The government will once again be taking additional fiscal support measures to mitigate the negative impact of the coronavirus crisis for entrepreneurs in particular. The six measures in question were announced on Friday, 24 April.


Lower customary salary for directors/major shareholders

If you are a director/major shareholder, you are obliged to declare a ‘customary salary’ as the salary you receive from your company. In 2020 this customary salary would ordinarily have to be at least € 46,000. It can also be set at 75% of the salary for the most comparable position or at the level of the highest salary received by your company’s employees, if one of them earns more than € 46,000. It had previously been decided that the customary salary could be set at a lower level as a result of the coronavirus crisis. Now it has been announced that the customary salary may be reduced in proportion to the drop in your turnover. The measure will be structured in a similar way to a comparable measure used to determine customary salaries during the credit crisis around 2009. A condition at that time was that a dividend could not be paid out instead of a customary salary. According to calculations by the government, the measure should result in an average benefit of € 6,200 per director/major shareholder.


Relaxation of hour criterion

Entrepreneurs who are subject to income tax are entitled to take advantage of all kinds of facilities, such as the self-employed person’s allowance, to qualify for which you usually have to dedicate at least 1,225 hours a year to your business. To prevent entrepreneurs from losing access to these facilities if their business has come to a standstill or has very low activity as a result of the coronavirus crisis, for the period from 1 March to 31 May 2020 the tax authorities will assume that they have dedicated at least 24 hours a week to their business, even if these hours have not actually been worked. This relaxation of the facility will also apply to seasonal businesses, e.g. in the catering sector. On average, according to government estimates, this will result in a benefit of € 1,800.



Fixed budget under work-related expenses scheme increased

Under the work-related expenses scheme allowances and benefits in kind can be granted to employees free of tax. The work-related expenses scheme has a fixed budget of 1.7% of the wage bill up to € 400,000 and 1.2% on the excess amount. The employer only pays 80% tax via the final levy if the allowances and benefits in kind granted during a year exceed this fixed budget. For 2020 it has been decided that the fixed budget for the first € 400,000 of the wage bill will be increased to 3%. In these difficult times this will enable employers to offer their employees additional untaxed remuneration, such as a gift voucher or bonus, without the employer becoming liable for the 80% final levy. Thanks to this increase, an employer will be able to allocate up to an additional € 5,200 in allowances and benefits in kind to the fixed budget.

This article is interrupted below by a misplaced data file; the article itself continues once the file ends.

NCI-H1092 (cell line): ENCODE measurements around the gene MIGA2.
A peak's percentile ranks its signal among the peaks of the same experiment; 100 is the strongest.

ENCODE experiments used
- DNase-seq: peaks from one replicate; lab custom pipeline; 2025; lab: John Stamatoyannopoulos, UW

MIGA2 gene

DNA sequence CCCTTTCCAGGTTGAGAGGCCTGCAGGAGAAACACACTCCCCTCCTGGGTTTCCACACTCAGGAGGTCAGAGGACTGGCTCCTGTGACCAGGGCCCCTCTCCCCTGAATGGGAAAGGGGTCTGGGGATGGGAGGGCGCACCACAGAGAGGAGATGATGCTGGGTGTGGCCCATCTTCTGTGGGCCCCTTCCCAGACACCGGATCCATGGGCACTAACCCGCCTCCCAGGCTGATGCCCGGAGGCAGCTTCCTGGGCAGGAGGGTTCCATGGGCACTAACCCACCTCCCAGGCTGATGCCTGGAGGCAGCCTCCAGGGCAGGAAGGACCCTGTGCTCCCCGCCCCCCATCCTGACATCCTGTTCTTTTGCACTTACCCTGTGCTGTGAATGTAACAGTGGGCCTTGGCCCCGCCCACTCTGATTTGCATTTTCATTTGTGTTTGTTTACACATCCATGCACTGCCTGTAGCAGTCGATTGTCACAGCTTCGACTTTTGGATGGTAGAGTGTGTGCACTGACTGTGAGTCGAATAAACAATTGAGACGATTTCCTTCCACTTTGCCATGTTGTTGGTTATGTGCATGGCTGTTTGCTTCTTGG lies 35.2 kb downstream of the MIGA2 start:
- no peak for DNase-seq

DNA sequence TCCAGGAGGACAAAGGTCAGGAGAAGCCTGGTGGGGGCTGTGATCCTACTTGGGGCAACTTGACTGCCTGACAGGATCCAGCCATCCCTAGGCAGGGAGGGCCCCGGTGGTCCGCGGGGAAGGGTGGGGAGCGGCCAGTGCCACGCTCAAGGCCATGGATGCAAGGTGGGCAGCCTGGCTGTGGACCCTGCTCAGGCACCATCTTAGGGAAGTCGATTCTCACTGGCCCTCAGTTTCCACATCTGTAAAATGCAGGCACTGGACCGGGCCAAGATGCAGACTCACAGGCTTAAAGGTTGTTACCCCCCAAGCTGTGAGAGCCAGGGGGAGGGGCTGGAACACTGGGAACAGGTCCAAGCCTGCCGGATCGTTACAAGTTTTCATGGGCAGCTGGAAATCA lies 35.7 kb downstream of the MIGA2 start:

Offset losses via ‘coronavirus reserve’

Companies that pay corporation tax on their profits, such as private limited companies (BVs), are being allowed to include an expected loss in their 2019 tax return this year (and therefore earlier than would normally be the case) by forming a ‘coronavirus reserve’. This is subject to the condition that this coronavirus reserve does not exceed the profit for 2019. According to government estimates, this means that, on average, a company will receive € 25,000 in 2020 instead of in 2021 as a result of refunds on provisional tax returns for 2019.


Postponement of Act on taxation of excessive loans received by shareholders from their own company

The legislative proposal relating to the taxation of excessive loans received by shareholders from their own company, commonly known as the ‘DGA’ (director/major shareholder) tax, is being postponed by a year until 1 January 2023. Under this proposal a director/major shareholder will be required to pay tax on debts to his or her own company that exceed € 500,000, leaving debts used to finance his or her own home out of consideration. The postponement means that directors/major shareholders will have an extra year, until 31 December 2023, to pay off debts to their company of more than € 500,000 and in this way avoid paying tax on them.


Deduction of mortgage interest not at risk if repayments temporarily suspended

For mortgages taken out with effect from 2013 the deduction of mortgage interest is subject to a repayment obligation. As a result of the coronavirus crisis, banks are now offering their customers the option of suspending their interest payment obligation and repayment obligation for a maximum period of six months. To prevent the right to deduct mortgage interest being lost as a result, the repayment obligation is being relaxed. This means that the rules are being relaxed in relation to catch-up repayments. It will be possible to spread these over the remaining term of the mortgage or agree on a separate repayment schedule.